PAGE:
Legal Battle Erupts Over Whose Plastic Consumers Should Trust | WAMU 88.5 - American University Radio
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Legal Battle Erupts Over Whose Plastic Consumers Should Trust

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In 2007, Eastman Chemical began marketing a tough new BPA-free plastic called Tritan. Business was good, says Lucian Boldea, a vice president at Eastman.

"We were able to make the statement that our product is not made with BPA and would release data to consumers to support that fact," he says.

BPA, short for bisphenol A, is a chemical that can act like the hormone estrogen. While environmental groups and the government still disagree about whether BPA or any estrogen-like chemicals pose a health risk, consumers are clear that they want Sippy cups and water bottles made of plastics they consider safe.

About a year ago, a scientist named George Bittner published a study of more than 400 plastic products, including some made with Tritan. Bittner is the founder of PlastiPure and CertiChem, which tests products for chemicals that act like estrogen. PlastiPure helps manufacturers make EA-free plastic products — plastics free of any chemical with estrogen-like activity.

Bittner's study found problems with a wide range of BPA-free products, including Tritan.

"We found that most other plastic products also released chemicals having estrogenic activity," Bittner explains. He says even products that had no estrogenic activity when they came off the shelf changed under certain conditions, "such as boiling, microwaving, dishwashing or exposing to sunlight."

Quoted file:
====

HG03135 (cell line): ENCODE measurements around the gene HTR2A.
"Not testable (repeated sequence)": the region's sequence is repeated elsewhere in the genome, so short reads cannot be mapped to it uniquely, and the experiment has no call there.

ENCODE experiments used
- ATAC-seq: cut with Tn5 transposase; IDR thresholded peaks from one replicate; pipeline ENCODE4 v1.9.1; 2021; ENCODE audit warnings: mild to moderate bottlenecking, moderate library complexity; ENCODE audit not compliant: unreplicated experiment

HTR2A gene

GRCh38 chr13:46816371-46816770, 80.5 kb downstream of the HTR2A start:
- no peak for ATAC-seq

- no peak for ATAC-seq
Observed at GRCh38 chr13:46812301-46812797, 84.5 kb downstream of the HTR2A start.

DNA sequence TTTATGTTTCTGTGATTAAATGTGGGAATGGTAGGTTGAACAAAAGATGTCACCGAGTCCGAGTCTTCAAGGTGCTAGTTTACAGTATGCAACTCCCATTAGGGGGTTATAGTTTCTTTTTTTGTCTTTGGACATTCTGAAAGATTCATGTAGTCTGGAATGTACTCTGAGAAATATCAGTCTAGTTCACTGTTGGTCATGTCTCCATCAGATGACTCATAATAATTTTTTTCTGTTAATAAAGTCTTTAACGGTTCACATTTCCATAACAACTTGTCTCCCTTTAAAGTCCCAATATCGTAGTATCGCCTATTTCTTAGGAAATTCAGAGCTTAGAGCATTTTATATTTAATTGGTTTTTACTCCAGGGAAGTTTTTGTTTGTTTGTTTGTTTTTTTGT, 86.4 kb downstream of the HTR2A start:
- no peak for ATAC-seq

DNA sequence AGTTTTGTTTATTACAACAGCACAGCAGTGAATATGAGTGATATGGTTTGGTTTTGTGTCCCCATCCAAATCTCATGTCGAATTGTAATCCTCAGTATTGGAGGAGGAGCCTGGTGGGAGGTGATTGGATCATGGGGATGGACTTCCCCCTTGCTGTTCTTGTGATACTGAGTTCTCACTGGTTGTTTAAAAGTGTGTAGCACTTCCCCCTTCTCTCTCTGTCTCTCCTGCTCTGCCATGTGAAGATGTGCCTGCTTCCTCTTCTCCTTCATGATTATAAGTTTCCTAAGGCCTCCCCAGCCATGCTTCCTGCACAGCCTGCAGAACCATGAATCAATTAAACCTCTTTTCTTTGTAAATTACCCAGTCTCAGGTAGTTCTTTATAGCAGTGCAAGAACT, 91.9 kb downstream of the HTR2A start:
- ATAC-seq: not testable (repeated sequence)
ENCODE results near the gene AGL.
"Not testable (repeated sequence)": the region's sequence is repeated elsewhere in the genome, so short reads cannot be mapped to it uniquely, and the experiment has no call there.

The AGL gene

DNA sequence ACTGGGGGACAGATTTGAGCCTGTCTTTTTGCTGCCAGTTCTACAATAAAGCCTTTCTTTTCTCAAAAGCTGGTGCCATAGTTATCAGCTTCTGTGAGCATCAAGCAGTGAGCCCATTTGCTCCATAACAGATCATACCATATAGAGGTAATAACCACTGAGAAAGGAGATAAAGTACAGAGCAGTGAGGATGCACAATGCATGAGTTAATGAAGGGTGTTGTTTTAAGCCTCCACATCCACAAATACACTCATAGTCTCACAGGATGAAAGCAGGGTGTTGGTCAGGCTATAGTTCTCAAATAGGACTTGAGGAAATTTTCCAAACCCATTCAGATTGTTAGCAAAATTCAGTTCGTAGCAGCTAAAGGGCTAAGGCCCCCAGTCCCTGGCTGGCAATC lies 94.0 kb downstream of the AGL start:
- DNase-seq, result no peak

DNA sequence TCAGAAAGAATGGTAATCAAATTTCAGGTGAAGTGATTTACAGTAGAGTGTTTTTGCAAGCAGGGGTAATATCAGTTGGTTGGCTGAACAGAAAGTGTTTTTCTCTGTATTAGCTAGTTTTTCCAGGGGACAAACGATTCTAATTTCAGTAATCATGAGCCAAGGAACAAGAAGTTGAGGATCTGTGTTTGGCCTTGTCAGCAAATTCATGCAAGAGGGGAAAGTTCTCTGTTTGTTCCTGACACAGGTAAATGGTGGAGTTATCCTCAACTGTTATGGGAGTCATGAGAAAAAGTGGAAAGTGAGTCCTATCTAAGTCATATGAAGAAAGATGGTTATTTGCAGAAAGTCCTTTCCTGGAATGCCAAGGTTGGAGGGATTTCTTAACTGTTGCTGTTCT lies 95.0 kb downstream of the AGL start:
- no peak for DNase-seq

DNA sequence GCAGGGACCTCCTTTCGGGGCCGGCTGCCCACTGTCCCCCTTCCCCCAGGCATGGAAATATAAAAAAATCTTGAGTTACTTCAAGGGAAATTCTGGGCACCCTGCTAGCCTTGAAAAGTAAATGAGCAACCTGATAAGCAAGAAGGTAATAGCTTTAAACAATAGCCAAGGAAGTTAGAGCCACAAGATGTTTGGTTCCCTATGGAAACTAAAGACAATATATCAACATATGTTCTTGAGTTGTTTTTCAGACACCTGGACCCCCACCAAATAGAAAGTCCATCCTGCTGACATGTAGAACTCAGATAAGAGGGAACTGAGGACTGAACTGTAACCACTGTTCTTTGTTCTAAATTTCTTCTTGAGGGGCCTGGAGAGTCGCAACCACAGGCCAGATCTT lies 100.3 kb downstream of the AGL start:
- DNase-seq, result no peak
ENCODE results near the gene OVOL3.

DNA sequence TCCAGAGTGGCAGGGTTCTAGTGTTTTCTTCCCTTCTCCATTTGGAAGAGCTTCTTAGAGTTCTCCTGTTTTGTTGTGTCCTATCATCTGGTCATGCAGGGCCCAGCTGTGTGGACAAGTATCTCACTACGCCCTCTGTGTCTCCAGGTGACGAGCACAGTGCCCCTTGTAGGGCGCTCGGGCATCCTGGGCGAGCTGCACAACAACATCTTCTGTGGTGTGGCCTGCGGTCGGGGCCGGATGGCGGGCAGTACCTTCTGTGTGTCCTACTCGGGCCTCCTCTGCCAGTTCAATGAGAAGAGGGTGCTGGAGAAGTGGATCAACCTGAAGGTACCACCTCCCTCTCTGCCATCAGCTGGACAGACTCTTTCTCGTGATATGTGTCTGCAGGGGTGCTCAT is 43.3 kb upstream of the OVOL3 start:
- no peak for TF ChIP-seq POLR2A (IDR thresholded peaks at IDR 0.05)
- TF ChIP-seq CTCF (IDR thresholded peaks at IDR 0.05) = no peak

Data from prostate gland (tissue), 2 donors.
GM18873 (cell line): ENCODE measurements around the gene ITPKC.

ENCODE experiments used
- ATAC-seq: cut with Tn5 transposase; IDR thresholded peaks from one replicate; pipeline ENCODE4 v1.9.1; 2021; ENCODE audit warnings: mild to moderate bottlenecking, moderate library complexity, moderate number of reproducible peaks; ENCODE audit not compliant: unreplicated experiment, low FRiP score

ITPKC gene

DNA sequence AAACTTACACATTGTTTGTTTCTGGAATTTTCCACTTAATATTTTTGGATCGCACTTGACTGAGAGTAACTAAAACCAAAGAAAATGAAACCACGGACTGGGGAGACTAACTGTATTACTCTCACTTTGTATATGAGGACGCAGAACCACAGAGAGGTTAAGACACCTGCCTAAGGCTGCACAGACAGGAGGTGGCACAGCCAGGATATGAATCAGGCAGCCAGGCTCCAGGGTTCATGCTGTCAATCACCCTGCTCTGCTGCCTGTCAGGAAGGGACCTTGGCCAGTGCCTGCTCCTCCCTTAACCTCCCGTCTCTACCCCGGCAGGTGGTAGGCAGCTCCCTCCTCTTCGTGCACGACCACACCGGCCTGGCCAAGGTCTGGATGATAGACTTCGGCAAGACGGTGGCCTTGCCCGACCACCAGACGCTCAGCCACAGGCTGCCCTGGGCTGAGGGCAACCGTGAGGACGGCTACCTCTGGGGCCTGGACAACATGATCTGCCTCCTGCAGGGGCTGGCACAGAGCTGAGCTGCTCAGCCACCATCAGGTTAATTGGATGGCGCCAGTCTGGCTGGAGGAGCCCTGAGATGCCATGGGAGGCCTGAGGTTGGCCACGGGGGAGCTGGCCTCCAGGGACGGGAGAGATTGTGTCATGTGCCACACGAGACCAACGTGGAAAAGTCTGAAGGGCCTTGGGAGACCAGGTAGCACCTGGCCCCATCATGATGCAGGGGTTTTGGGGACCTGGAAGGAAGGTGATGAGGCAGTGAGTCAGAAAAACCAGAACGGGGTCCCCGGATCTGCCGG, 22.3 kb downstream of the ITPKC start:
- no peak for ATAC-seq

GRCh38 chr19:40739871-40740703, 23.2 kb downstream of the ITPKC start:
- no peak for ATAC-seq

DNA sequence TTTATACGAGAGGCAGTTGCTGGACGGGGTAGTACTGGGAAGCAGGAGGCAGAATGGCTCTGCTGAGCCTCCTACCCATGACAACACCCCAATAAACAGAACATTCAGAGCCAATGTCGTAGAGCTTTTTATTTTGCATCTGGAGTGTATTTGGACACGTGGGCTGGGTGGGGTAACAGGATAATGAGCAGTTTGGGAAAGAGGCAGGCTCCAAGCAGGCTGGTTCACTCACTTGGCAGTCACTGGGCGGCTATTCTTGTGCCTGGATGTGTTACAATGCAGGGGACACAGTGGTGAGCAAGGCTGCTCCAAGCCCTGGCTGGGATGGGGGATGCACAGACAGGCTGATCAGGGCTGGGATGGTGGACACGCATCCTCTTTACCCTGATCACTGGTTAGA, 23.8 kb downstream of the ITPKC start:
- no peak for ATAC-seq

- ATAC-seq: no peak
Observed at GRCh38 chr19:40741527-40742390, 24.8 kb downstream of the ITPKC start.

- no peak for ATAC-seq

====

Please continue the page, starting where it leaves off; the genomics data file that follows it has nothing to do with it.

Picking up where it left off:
Eastman responded to the study by declaring that Tritan products are not only BPA-free but EA-free, and it filed a lawsuit against CertiChem and PlastiPure.

Eastman's Boldea says Bittner's study subjected products to extreme conditions not found in the home. Furthermore, he says, there's a conflict of interest with Bittner's ownership of both companies.

But Bittner says other tests confirmed the finding, and that Eastman is just trying to squelch scientific evidence that makes its products look bad.

What's interesting about the legal battle, though, is that Eastman, a major chemical company, thinks estrogen activity is important enough to fight over.

That's a big change. Just a few years ago, chemical companies, including Eastman, were still arguing that BPA was safe.

Now, many of those companies have voluntarily removed BPA from products and seem to be going even further — embracing the idea that consumers want completely EA-free plastics.

Mike Usey, the CEO of PlastiPure, says that's why he sees an upside to Eastman's suit against his company.

"It's is a validation that there is a market there," Usey says. "Consumers do want safer products. They don't want slogans."

Many endocrinologists think it's time to identify chemicals that act on any of the body's hormone systems. Biologist Tom Zoeller at the University of Massachusetts says it doesn't make sense to focus only on chemicals that act like estrogen.

"To the extent that legislators or regulatory bodies might actually think that if we take care of estrogen we're really OK — I'd be surprised if anybody actually took that seriously," he says.

Regulators are discussing ways to identify a broad range of so-called endocrine-disrupting chemicals. But even as agencies such as the Food and Drug Administration look to new potential threats, they still haven't reached a conclusion about some old ones — not even BPA.

Copyright 2012 National Public Radio. To see more, visit http://www.npr.org/.

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